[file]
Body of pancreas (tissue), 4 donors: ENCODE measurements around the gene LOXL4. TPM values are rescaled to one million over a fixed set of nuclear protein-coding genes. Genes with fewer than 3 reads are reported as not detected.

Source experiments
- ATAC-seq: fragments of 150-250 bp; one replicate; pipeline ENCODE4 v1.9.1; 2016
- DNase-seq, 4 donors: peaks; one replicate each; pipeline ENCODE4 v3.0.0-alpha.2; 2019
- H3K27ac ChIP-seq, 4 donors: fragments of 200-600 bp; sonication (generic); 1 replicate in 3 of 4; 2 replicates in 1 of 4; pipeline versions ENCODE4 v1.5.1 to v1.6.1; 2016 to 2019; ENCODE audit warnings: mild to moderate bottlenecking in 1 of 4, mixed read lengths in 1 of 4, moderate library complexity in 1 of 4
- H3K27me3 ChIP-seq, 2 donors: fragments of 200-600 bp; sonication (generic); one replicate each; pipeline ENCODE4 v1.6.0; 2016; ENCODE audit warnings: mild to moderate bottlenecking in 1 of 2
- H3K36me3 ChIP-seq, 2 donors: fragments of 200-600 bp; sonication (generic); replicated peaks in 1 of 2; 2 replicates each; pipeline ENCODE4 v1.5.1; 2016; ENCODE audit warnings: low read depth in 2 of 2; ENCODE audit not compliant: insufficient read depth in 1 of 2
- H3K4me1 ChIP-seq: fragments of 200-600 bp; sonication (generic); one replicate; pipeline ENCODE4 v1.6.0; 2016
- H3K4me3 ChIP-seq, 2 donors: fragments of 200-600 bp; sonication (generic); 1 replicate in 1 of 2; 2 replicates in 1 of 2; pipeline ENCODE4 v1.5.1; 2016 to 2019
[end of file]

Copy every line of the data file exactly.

Body of pancreas (tissue), 4 donors: ENCODE measurements around the gene LOXL4. TPM values are rescaled to one million over a fixed set of nuclear protein-coding genes. Genes with fewer than 3 reads are reported as not detected.

Source experiments
- ATAC-seq: fragments of 150-250 bp; one replicate; pipeline ENCODE4 v1.9.1; 2016
- DNase-seq, 4 donors: peaks; one replicate each; pipeline ENCODE4 v3.0.0-alpha.2; 2019
- H3K27ac ChIP-seq, 4 donors: fragments of 200-600 bp; sonication (generic); 1 replicate in 3 of 4; 2 replicates in 1 of 4; pipeline versions ENCODE4 v1.5.1 to v1.6.1; 2016 to 2019; ENCODE audit warnings: mild to moderate bottlenecking in 1 of 4, mixed read lengths in 1 of 4, moderate library complexity in 1 of 4
- H3K27me3 ChIP-seq, 2 donors: fragments of 200-600 bp; sonication (generic); one replicate each; pipeline ENCODE4 v1.6.0; 2016; ENCODE audit warnings: mild to moderate bottlenecking in 1 of 2
- H3K36me3 ChIP-seq, 2 donors: fragments of 200-600 bp; sonication (generic); replicated peaks in 1 of 2; 2 replicates each; pipeline ENCODE4 v1.5.1; 2016; ENCODE audit warnings: low read depth in 2 of 2; ENCODE audit not compliant: insufficient read depth in 1 of 2
- H3K4me1 ChIP-seq: fragments of 200-600 bp; sonication (generic); one replicate; pipeline ENCODE4 v1.6.0; 2016
- H3K4me3 ChIP-seq, 2 donors: fragments of 200-600 bp; sonication (generic); 1 replicate in 1 of 2; 2 replicates in 1 of 2; pipeline ENCODE4 v1.5.1; 2016 to 2019